The final scene to develop is a newer trend known as Neue Deutsche Härte, which translates to “New German Hardness.” The genre blends electronic dance music with industrial metal, utilizing synthesizers and digital sampling to help give a darker atmosphere to the music. Industrial metal had been pioneered in Germany by KMFDM, but bands like Oomph(!) and Rammstein took the music to a new level in the mid-nineties with albums like Sperm and Herzeleid. The latter band gained enormous popularity outside of Germany. The group is notorious for their live performances, which often include heavy use of pyrotechnics (including frontman Till Lindemann wearing flame-throwing gauntlets), cross-dressing, and sex simulation (Kratina).
            With so many bands coming out of Germany, one may why the genre became so popular in the region. Social and economic conditions have often played an influential part in music. Heavy metal itself war born in Birmingham by Black Sabbath— an industrial city and a working class band. The German people were facing the strife of a nation divided by the clash of communism and capitalism from the sixties through the eighties. Many of the bands consisted of members in the working class; for example, members of Sodom etched out a living mining coal in Gelsenkirchen.
            Germany’s social, economic, and political climate would find its way into the lyrics of these bands. Songs such as Helloween’s “Eagle Fly Free” and “Future World” provided both criticism of the government’s policies (“Everything’s so supersonic/And we make our bombs atomic/All the better, quite neutronic/ But the poor don’t see a dime”) and an optimistic message that unity will reach the nation (“The feeling of togetherness is always at our side/We love our life and we know we will stay”). The imagery of a wall, quite possibly in reference to the Berlin Wall, can be heard in songs such as Gamma Ray’s “Land of the Free” from the album with the same title and the Scorpions’s “Still Loving You” off of Love at First Sting. Thrash bands often sang of war and horror, mistakenly having them perceived as pro-war. In response, Sodom’s Tom Angelripper said, “...we don’t want war. We wanna describe how bad the war is” ( The song “Deutschland (Remember the Past)” from World Chaos by Holy Moses warned Germany to not make the same mistakes that led to the World Wars and its downfall as a major power. Tankard attacks racist ideology—an issue that is still prevalent in Germany—in “Always Them” from their album The Meaning of Life.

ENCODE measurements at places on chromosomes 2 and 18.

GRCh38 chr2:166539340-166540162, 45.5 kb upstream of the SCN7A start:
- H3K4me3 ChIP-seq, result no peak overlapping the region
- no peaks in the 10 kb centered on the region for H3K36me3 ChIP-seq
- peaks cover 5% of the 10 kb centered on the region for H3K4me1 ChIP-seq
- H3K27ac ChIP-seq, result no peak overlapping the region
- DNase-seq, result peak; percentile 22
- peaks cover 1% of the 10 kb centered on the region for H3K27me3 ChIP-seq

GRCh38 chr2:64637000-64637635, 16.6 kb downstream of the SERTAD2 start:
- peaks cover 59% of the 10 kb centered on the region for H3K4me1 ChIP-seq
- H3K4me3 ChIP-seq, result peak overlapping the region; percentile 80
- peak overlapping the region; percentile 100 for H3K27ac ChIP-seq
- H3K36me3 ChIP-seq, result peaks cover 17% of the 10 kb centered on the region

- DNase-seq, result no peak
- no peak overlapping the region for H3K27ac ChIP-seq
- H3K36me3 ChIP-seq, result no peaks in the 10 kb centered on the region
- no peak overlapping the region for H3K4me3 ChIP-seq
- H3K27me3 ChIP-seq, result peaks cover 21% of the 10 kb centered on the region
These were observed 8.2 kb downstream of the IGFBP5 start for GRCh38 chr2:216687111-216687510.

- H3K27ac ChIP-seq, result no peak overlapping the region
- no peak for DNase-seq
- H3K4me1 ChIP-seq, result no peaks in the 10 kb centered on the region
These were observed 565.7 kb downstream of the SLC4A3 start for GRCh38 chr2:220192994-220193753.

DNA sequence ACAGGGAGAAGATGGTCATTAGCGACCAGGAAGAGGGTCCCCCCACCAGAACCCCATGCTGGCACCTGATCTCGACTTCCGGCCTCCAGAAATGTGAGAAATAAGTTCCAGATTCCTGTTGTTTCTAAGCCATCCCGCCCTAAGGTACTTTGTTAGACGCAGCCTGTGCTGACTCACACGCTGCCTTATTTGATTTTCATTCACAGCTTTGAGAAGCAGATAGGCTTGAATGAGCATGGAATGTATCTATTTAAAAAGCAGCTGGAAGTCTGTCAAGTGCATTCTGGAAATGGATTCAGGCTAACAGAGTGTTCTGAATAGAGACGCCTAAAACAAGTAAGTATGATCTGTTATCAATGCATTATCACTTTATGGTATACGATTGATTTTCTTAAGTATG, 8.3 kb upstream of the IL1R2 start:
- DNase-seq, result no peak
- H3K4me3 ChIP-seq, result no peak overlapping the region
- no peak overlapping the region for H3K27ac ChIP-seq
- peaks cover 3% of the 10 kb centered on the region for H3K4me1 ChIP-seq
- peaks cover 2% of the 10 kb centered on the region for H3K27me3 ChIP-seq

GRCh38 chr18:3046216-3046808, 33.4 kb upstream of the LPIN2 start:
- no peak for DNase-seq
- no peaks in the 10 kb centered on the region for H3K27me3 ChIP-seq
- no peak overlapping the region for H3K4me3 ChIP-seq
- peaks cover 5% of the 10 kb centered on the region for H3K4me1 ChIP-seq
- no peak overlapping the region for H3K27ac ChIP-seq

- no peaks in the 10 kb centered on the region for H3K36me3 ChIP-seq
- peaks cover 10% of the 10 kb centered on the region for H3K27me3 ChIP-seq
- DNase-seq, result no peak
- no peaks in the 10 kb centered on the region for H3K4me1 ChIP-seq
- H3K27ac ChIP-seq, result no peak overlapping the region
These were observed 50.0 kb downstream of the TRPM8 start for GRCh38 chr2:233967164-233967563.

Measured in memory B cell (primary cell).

German culture has been integrated in the heavy metal subculture in a variety of ways. One of the more unique instances of syncretism is the blending of classical music with metal. Germany and Austria have a rich history of producing composers such as Beethoven and Mozart, as well as a slew of operas. Musicians such as Uli Jon Roth have studied and integrated classical music in their instrumentation. Several power metal bands— particularly Rage and Blind Guardian—utilize orchestral arrangements in their albums; Rage has even gone so far as to emphasize the orchestra, creating the Lingua Mortis Orchestra who tour with them. The practice has been used by many bands outside of Germany for special performances, most notably Metallica. The classical influences would also culminate in the form of Avantasia’s The Metal Opera. The brainchild of Tobias Sammet, the supergroup performs songs in an operatic style; different vocalists portray different characters to tell a story. Several guest musicians have joined participated in the opera; Michael Kiske and Kai Hansen leant their voices to the project.